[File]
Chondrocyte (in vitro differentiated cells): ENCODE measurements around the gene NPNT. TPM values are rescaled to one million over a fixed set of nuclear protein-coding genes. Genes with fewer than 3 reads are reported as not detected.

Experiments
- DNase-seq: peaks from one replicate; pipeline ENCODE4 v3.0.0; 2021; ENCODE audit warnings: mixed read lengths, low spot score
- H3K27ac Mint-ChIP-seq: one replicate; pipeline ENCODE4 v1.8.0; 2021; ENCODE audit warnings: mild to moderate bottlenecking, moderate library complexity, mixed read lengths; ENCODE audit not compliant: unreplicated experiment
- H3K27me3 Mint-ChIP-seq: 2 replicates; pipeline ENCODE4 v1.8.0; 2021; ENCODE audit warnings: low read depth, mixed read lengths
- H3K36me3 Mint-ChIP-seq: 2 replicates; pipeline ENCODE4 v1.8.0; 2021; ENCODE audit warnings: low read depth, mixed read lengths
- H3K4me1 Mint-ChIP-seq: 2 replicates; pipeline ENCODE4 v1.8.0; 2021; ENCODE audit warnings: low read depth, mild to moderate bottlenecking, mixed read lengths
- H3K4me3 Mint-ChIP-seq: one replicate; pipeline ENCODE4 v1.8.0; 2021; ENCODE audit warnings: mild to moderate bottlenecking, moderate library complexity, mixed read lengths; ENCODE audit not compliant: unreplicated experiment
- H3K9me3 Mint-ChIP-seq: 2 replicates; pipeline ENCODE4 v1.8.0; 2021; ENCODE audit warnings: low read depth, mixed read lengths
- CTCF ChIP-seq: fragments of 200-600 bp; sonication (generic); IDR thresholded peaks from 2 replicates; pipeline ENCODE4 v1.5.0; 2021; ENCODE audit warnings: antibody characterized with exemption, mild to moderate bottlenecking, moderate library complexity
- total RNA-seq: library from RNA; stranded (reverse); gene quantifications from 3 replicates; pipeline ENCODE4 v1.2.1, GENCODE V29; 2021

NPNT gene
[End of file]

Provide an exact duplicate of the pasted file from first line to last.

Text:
Chondrocyte (in vitro differentiated cells): ENCODE measurements around the gene NPNT. TPM values are rescaled to one million over a fixed set of nuclear protein-coding genes. Genes with fewer than 3 reads are reported as not detected.

Experiments
- DNase-seq: peaks from one replicate; pipeline ENCODE4 v3.0.0; 2021; ENCODE audit warnings: mixed read lengths, low spot score
- H3K27ac Mint-ChIP-seq: one replicate; pipeline ENCODE4 v1.8.0; 2021; ENCODE audit warnings: mild to moderate bottlenecking, moderate library complexity, mixed read lengths; ENCODE audit not compliant: unreplicated experiment
- H3K27me3 Mint-ChIP-seq: 2 replicates; pipeline ENCODE4 v1.8.0; 2021; ENCODE audit warnings: low read depth, mixed read lengths
- H3K36me3 Mint-ChIP-seq: 2 replicates; pipeline ENCODE4 v1.8.0; 2021; ENCODE audit warnings: low read depth, mixed read lengths
- H3K4me1 Mint-ChIP-seq: 2 replicates; pipeline ENCODE4 v1.8.0; 2021; ENCODE audit warnings: low read depth, mild to moderate bottlenecking, mixed read lengths
- H3K4me3 Mint-ChIP-seq: one replicate; pipeline ENCODE4 v1.8.0; 2021; ENCODE audit warnings: mild to moderate bottlenecking, moderate library complexity, mixed read lengths; ENCODE audit not compliant: unreplicated experiment
- H3K9me3 Mint-ChIP-seq: 2 replicates; pipeline ENCODE4 v1.8.0; 2021; ENCODE audit warnings: low read depth, mixed read lengths
- CTCF ChIP-seq: fragments of 200-600 bp; sonication (generic); IDR thresholded peaks from 2 replicates; pipeline ENCODE4 v1.5.0; 2021; ENCODE audit warnings: antibody characterized with exemption, mild to moderate bottlenecking, moderate library complexity
- total RNA-seq: library from RNA; stranded (reverse); gene quantifications from 3 replicates; pipeline ENCODE4 v1.2.1, GENCODE V29; 2021

NPNT gene